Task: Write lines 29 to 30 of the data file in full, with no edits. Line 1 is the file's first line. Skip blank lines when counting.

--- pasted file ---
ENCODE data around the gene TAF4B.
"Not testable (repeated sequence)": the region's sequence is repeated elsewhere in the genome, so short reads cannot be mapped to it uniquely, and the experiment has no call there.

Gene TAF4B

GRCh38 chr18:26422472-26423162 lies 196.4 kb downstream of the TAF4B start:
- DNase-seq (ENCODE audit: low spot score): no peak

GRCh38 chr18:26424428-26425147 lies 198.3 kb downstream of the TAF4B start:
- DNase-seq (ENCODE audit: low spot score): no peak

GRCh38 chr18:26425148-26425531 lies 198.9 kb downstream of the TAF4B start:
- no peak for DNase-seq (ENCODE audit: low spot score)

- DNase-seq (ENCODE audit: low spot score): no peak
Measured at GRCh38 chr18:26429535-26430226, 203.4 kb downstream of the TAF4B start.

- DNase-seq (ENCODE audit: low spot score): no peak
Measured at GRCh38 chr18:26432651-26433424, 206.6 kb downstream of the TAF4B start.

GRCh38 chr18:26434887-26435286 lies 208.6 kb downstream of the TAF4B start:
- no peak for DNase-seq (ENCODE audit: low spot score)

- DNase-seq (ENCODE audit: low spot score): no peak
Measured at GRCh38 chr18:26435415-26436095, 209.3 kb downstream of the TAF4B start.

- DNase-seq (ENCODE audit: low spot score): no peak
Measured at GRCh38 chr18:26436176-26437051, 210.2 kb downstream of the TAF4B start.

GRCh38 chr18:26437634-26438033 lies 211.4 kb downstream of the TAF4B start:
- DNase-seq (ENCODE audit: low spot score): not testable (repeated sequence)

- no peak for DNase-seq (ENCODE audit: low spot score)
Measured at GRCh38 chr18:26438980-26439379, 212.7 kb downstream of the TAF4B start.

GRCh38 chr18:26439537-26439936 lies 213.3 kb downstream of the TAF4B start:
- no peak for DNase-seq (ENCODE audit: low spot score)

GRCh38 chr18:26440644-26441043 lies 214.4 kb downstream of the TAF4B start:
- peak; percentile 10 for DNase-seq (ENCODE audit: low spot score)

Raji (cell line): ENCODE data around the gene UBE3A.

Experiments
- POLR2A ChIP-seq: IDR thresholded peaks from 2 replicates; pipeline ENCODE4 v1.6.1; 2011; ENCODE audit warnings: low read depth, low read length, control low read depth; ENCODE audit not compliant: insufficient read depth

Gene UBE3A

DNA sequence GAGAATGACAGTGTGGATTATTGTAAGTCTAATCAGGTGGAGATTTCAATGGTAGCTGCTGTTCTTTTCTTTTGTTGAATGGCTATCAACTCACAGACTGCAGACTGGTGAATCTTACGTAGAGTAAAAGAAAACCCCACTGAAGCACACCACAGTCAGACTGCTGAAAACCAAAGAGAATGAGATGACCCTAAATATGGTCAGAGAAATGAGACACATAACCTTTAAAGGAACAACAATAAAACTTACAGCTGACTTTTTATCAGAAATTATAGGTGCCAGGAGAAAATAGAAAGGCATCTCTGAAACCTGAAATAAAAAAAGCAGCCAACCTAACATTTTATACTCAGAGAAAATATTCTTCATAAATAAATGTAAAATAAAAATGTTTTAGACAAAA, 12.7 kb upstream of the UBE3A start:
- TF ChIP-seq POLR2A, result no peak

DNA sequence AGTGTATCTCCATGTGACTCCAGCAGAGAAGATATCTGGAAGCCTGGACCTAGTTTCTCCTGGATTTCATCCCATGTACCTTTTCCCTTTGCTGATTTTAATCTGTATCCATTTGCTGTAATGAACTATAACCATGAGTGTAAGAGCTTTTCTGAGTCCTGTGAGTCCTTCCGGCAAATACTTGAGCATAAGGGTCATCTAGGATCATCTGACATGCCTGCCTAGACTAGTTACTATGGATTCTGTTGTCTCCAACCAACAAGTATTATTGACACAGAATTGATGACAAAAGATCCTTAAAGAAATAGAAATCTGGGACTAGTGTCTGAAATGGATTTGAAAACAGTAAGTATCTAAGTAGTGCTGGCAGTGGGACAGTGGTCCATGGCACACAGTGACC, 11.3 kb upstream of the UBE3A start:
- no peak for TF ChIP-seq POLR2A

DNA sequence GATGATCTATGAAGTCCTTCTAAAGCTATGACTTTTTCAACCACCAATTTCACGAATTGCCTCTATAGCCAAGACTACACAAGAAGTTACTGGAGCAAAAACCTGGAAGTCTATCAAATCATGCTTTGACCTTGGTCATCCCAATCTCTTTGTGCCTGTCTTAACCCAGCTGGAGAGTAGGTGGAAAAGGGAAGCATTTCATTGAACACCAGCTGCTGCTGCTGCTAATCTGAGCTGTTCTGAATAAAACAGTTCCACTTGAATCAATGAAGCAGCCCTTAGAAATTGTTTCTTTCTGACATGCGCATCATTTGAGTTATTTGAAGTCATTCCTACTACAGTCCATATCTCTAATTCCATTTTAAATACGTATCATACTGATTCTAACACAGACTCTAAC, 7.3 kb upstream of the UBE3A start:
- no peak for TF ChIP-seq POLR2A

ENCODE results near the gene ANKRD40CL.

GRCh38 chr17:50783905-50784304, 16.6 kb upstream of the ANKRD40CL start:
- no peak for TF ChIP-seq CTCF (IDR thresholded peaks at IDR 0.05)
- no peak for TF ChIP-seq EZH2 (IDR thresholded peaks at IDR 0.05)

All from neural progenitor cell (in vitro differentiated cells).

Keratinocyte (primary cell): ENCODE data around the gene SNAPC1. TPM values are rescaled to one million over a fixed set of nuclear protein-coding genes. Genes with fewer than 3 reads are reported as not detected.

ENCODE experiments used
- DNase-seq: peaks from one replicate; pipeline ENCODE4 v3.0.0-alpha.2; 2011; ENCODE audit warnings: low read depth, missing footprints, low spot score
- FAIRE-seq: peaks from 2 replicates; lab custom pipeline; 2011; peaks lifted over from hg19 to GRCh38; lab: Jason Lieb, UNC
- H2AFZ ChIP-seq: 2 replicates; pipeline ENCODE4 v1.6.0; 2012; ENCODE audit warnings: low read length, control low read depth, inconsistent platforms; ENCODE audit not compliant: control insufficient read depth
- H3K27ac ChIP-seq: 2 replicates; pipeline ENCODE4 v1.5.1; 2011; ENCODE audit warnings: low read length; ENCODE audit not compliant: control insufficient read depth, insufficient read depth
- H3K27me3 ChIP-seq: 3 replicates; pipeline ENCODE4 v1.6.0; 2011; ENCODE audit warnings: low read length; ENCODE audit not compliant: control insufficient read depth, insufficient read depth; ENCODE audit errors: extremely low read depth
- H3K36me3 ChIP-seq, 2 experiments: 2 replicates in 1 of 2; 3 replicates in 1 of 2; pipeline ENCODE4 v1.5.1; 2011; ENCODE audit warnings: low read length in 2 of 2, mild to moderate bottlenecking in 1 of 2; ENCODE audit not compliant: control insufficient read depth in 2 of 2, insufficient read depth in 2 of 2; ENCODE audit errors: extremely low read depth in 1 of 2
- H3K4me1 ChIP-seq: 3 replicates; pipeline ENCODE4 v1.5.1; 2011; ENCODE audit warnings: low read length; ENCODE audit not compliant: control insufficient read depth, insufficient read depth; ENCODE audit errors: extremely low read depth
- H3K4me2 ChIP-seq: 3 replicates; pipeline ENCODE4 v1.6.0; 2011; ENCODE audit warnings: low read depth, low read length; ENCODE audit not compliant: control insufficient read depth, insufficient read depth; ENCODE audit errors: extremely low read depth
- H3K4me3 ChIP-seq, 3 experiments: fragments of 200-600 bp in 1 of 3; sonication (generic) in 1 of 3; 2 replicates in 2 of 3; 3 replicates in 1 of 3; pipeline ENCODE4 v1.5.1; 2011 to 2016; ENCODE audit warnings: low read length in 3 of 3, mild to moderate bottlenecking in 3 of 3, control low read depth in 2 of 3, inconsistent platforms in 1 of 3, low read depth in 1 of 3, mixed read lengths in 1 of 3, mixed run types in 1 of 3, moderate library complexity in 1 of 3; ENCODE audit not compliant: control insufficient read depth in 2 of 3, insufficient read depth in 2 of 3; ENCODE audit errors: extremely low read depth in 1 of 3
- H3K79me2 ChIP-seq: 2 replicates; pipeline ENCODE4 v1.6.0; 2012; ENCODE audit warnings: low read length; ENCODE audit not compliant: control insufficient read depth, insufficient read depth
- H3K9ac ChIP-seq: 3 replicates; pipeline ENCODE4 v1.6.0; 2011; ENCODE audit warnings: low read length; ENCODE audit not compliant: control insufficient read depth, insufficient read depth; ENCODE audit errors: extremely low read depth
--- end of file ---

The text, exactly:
Experiments
- POLR2A ChIP-seq: IDR thresholded peaks from 2 replicates; pipeline ENCODE4 v1.6.1; 2011; ENCODE audit warnings: low read depth, low read length, control low read depth; ENCODE audit not compliant: insufficient read depth